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10 Things You Should Never Eat in the Wild


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Lionfish
Lionfish have multiplied in the Caribbean Sea where they have no known predators. Reinhard Dirscherl/WaterFrame/Getty Image
Lionfish have multiplied in the Caribbean Sea where they have no known predators. Reinhard Dirscherl/WaterFrame/Getty Image

Colorful lionfish, native to the Pacific Ocean, have a voracious appetite. In recent times they've been taking over Caribbean waters, where they wreak havoc on the reef ecosystems. (No one is sure how they got there, but the leading theory is that the fish were dumped out in the sea by aquarium owners). To combat this problem, the National Oceanic and Atmospheric Administration (NOAA)advocated eating lionfish to help get rid of them. Yes, these fish have venomous spines, NOAA officials admitted, but if you removed those, the fish were quite delectable and safe to eat [source: Aleccia].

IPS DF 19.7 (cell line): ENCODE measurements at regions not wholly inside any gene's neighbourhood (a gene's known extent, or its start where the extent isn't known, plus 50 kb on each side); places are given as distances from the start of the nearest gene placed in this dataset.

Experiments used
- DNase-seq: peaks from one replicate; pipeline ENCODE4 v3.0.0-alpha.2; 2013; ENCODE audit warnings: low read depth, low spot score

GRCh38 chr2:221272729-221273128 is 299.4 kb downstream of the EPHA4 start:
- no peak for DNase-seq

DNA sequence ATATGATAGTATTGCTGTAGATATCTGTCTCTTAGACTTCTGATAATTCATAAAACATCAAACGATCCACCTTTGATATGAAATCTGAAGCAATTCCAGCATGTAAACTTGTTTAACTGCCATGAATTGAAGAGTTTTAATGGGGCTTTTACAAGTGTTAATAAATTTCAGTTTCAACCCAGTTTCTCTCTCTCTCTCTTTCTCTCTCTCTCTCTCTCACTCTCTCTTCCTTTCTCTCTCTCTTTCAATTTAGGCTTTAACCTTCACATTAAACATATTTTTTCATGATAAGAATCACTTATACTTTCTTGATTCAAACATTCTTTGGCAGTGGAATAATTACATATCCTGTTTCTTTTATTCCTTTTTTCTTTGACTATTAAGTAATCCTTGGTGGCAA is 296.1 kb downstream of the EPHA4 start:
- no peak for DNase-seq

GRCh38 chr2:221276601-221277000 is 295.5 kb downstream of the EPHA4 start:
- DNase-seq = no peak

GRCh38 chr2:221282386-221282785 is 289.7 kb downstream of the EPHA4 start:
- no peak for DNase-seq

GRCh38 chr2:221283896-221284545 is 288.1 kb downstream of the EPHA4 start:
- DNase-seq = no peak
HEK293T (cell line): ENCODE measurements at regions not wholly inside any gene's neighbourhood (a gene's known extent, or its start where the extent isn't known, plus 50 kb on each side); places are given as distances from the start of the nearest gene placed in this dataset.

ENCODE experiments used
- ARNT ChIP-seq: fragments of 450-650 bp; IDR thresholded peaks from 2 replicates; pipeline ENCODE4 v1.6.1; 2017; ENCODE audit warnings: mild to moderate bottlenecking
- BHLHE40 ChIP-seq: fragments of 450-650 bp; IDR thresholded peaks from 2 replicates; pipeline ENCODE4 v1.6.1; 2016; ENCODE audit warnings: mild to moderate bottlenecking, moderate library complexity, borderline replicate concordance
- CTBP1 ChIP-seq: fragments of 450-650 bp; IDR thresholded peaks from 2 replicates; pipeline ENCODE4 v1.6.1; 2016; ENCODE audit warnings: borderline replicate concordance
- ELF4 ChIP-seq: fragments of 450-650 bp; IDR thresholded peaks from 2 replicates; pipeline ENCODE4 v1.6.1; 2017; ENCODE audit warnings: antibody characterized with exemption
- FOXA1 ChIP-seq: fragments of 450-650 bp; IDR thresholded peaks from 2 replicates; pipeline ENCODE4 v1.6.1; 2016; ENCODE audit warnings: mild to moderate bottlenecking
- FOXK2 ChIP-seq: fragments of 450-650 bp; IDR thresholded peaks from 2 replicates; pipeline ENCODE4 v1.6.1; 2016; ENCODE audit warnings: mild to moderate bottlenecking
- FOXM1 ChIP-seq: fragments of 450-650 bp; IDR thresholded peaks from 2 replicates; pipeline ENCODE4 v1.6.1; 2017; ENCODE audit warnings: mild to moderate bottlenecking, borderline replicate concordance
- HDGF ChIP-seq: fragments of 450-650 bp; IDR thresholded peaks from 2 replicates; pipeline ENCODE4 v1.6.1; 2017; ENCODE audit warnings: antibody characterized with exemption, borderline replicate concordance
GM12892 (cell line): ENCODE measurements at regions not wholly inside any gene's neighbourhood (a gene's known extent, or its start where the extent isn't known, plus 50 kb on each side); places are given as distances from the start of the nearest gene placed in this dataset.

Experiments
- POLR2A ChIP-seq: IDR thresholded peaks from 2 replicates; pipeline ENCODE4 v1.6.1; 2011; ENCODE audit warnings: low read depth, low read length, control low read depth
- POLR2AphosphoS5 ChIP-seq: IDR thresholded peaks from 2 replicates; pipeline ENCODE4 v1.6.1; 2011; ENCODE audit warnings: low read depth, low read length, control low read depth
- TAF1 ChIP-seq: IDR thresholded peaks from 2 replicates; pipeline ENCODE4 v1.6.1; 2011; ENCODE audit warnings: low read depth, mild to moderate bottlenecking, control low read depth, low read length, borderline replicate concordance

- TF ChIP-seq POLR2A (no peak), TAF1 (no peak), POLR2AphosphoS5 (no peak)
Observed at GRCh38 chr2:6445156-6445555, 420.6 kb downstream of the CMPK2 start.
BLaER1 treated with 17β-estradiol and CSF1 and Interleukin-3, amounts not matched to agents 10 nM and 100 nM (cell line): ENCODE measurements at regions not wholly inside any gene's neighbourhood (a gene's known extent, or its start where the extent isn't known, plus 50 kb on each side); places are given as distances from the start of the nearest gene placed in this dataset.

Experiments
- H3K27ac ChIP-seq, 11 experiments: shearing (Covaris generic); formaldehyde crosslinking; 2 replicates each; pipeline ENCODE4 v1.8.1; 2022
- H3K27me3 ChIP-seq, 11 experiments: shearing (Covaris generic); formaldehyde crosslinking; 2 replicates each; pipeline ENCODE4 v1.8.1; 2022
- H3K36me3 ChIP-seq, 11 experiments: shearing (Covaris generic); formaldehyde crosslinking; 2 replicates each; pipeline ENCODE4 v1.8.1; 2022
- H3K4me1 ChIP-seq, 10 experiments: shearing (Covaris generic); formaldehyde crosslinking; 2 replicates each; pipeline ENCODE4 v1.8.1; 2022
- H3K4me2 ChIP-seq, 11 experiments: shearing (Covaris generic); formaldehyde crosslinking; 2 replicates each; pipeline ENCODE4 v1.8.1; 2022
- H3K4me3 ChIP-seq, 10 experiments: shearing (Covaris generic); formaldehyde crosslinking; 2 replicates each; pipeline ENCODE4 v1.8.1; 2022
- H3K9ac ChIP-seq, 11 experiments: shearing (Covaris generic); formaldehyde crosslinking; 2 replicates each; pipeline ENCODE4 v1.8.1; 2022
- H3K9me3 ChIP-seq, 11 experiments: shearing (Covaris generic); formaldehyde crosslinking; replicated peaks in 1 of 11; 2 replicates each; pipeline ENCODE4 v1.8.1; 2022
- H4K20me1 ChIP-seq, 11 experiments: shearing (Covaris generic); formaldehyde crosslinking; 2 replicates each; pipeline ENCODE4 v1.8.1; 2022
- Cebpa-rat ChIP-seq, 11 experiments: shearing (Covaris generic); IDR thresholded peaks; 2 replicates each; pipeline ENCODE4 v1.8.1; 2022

Don't be quick to follow NOAA's advice. Some 200 lionfish were tested in 2010 by the Food and Drug Administration (FDA) after the NOAA issued its proclamation, and more than 25 percent were found to have unsafe levels of a toxin that can cause ciguatera, a fish-based food poisoning. If you nosh on lionfish, you risk not only the typical food poisoning symptoms (diarrhea, vomiting, fatigue), but also neurological problems. The latter includes tingling in the hands and feet, the feeling that your teeth are loose and a reversed sense of temperature [source: Aleccia].

Don't think ciguatera is an anomaly, either. About 50,000 cases of ciguatera are reported annually around the globe, although experts say the true figure could be as much as 100 times higher [source: Aleccia].


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